Small banks that rely on technology providers Fiserv, FIS and Jack Henry & Associates are starting to revolt, arguing the companies are making it more difficult for them to compete against larger banks.
According to a report in The Wall Street Journal citing executives at some of the small banks across the country, the executives argue the technology providers have complicated contracts and digital offerings that are less than stellar, which makes it difficult to compete against the big banks that are rolling out advanced technology to meet the needs of younger consumers. They complain the contracts are too long in length and come with hefty fees. Ending a contract can cost millions of dollars, something the small banks can ill afford.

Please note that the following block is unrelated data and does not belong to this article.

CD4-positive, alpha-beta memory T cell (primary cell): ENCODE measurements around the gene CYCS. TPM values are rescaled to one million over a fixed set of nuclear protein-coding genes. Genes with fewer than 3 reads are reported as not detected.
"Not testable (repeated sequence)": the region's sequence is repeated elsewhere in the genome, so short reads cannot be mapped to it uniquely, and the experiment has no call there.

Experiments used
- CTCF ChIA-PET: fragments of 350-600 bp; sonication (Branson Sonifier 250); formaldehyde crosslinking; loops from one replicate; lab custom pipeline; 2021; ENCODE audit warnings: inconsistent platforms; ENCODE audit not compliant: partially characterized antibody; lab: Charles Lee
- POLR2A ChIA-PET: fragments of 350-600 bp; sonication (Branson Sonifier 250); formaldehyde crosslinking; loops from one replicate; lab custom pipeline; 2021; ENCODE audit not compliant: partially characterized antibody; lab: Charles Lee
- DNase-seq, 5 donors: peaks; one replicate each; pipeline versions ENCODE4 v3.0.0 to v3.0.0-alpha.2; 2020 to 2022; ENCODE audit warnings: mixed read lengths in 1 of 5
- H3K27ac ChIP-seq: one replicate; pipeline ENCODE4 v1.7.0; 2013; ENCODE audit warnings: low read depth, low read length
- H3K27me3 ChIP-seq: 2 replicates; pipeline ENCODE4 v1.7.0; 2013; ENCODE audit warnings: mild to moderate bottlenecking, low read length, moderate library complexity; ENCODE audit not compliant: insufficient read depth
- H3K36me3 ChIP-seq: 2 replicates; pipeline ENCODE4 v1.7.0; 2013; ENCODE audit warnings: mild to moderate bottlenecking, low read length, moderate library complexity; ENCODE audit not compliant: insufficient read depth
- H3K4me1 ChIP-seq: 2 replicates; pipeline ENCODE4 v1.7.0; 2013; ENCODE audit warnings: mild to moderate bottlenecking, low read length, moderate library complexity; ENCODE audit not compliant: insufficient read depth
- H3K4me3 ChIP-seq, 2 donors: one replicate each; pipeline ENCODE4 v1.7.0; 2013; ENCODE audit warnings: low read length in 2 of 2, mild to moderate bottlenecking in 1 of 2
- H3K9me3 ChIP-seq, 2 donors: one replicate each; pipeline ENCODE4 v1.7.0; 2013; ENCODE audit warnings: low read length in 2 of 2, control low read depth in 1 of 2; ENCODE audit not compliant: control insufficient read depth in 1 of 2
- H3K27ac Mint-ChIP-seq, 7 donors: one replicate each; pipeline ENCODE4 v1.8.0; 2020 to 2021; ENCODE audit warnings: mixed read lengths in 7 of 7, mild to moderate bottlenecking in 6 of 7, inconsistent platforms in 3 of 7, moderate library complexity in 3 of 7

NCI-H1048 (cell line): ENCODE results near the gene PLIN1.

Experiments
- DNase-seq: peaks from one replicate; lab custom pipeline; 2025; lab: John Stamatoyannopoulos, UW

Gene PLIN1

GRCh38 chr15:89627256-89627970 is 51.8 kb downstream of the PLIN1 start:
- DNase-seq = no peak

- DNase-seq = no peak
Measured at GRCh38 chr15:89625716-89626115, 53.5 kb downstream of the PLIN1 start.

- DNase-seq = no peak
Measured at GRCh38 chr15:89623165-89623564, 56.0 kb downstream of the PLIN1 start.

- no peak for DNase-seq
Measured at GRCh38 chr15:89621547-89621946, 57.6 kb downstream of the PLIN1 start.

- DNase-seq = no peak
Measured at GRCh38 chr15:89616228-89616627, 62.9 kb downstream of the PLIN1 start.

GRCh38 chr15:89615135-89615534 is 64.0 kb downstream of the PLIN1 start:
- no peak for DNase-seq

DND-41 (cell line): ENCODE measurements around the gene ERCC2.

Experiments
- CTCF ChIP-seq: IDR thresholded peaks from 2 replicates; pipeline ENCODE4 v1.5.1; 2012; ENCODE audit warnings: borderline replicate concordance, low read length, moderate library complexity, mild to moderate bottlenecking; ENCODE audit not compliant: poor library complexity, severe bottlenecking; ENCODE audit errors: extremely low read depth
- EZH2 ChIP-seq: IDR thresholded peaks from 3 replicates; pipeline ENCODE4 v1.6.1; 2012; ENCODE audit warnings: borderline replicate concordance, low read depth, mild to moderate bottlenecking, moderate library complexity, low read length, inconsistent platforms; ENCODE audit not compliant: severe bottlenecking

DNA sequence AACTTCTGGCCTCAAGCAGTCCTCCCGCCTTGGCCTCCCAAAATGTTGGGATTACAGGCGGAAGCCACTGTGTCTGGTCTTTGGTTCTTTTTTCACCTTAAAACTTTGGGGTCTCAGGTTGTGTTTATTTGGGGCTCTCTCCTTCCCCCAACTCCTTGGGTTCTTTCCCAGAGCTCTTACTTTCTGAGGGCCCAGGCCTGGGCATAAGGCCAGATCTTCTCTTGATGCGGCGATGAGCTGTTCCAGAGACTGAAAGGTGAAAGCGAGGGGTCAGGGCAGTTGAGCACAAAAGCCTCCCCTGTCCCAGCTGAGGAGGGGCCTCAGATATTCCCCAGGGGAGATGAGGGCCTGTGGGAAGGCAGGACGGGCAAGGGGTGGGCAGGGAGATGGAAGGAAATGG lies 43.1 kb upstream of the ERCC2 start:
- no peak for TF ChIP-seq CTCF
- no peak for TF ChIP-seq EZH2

The executives told The Wall Street Journal they feel they are too reliant on these firms for their technology needs, and as a result are filing lawsuits and tapping FinTechs to get better deals. The paper noted that midsized and local banks account for 13 percent of the primary banking relationships but only get 7 percent of the customers who switch banks. The slower going in offering new technology can hurt the smaller banks’ ability to lure customers looking for an alternative.
“I’ve met with over 3,000 bank CEOs, and this came up time and again: the challenges and constraints they face with their core provider,” said Rob Nichols, chief executive of the American Bankers Association, an industry group that represents large and small banks in the report. Citing research firm Celent, The Wall Street Journal reported the three largest core providers have business with 90 percent of the banks in the U.S. that have under $1 billion in assets. They have become the leaders via consolidation over the years, with FIS and Fiserv making big purchases this year and signaling more acquisitions are coming. To counter that, the American Bankers Association invested in Finxact, a startup that was founded by an executive of one of the core providers.